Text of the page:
The 144p QCIF (Quarter Common Intermediate Format) resolution, which has a resolution of 176x144 pixels, is a very low resolution by today's standards. It was commonly used in the early days of digital video for mobile devices and low-end digital cameras, but it has since been largely superseded by higher resolutions.
In today's world, where high-definition (HD) and ultra-high-definition (UHD) video content are becoming more and more popular, it is unlikely that 144p QCIF resolution would be considered useful for most applications. However, there may still be some specialized use cases where this resolution is relevant, such as:
Bandwidth-limited applications: In some situations, such as in areas with poor network connectivity or on mobile devices with limited data plans, lower resolutions may still be useful to reduce bandwidth requirements and improve playback performance.
Surveillance and security: Some surveillance and security cameras still use lower resolutions to reduce the storage requirements and allow for longer retention periods of video footage.
Low-cost applications: In some cases, where cost is a significant factor, lower resolutions may still be useful for low-end devices or applications where video quality is not a primary concern.
In general, however, 144p QCIF resolution is unlikely to be useful for most mainstream video applications, where higher resolutions and better image quality are expected.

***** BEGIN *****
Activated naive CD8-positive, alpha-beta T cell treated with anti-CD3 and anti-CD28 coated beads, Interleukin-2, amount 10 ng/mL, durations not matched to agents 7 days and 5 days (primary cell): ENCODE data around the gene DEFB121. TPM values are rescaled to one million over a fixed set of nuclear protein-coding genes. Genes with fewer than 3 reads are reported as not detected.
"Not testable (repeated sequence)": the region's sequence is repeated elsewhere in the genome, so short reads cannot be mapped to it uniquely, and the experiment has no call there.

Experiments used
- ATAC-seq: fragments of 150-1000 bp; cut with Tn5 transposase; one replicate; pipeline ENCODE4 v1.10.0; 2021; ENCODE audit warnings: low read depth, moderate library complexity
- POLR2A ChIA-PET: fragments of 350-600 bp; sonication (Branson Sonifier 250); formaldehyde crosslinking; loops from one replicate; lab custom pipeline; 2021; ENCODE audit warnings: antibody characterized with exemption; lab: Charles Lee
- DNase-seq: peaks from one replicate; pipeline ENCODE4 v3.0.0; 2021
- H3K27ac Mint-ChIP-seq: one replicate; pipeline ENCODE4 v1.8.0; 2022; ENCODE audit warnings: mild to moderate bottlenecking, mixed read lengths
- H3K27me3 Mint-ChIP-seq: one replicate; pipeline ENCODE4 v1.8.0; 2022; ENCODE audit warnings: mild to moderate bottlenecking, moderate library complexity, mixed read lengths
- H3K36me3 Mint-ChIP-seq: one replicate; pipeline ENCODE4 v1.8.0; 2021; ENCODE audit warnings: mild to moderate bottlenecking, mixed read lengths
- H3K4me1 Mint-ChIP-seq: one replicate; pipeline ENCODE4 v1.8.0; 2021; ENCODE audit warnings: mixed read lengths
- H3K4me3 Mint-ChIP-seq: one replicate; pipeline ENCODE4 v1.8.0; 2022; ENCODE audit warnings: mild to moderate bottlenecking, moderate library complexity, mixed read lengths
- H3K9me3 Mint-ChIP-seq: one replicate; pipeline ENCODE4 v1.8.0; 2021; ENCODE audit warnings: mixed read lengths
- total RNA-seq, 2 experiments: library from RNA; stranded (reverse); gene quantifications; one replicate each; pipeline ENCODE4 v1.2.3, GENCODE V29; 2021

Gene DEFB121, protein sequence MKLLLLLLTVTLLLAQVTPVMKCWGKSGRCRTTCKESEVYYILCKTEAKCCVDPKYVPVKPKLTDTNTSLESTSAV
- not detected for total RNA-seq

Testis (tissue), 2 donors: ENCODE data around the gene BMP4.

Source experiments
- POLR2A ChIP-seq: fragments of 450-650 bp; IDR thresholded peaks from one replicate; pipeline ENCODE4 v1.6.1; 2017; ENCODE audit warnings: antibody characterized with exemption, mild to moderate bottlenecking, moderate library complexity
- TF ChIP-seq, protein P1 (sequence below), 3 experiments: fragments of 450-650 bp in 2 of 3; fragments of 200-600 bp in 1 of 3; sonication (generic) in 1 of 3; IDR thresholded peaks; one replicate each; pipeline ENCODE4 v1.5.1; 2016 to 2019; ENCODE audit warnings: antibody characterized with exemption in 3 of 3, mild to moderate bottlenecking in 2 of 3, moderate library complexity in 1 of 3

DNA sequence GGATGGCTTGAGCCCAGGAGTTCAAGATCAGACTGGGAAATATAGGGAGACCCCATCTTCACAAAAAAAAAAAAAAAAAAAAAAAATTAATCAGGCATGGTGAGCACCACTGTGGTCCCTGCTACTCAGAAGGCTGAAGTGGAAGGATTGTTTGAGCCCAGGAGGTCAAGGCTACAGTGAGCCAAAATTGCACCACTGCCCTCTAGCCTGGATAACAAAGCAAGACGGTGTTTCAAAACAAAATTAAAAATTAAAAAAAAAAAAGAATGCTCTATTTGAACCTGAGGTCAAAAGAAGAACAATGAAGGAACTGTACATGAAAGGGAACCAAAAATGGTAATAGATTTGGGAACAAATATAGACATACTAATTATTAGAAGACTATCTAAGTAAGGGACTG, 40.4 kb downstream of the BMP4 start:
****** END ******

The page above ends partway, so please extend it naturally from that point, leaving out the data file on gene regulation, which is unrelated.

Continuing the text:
What aspects should you pay attention to for pristine video quality?
A transcoder that uses dividers of 1080p or 720p is a better choice for avoiding pixel interpolation because it ensures that the video content is evenly scaled down to a lower resolution without any pixel interpolation or scaling artifacts.
Pixel interpolation is a technique used to scale images or videos to a higher or lower resolution by creating new pixels based on the information from adjacent pixels. While this technique can be useful for scaling images or videos to some extent, it can also introduce scaling artifacts such as blurriness, jagged edges, and color distortion.
When scaling down a video to a lower resolution, it is important to ensure that the scaling is done in an even and consistent manner to avoid any scaling artifacts. Using dividers of 1080p or 720p ensures that the scaling is done in a consistent and even manner, without any fractional scaling factors that could result in pixel interpolation.
For example, if a video with a resolution of 1920x1080 (1080p) is scaled down to a resolution of 960x540, which is half the width and half the height of 1080p, the scaling can be done in a simple and even manner by simply dropping every other row and every other column of pixels. This results in a resolution of 960x540 that is evenly scaled down from 1080p, without any pixel interpolation or scaling artifacts.
Similarly, if a video with a resolution of 1280x720 (720p) is scaled down to a resolution of 640x360, which is half the width and half the height of 720p, the scaling can be done in a simple and even manner by dropping every other row and every other column of pixels. This results in a resolution of 640x360 that is evenly scaled down from 720p, without any pixel interpolation or scaling artifacts.
For this reason, analog-age resolutions like 576p or 144p should be removed from any stream.
In summary, using dividers of 1080p or 720p ensures that the scaling of video content to a lower resolution is done in an even and consistent manner, without introducing any pixel interpolation or scaling artifacts.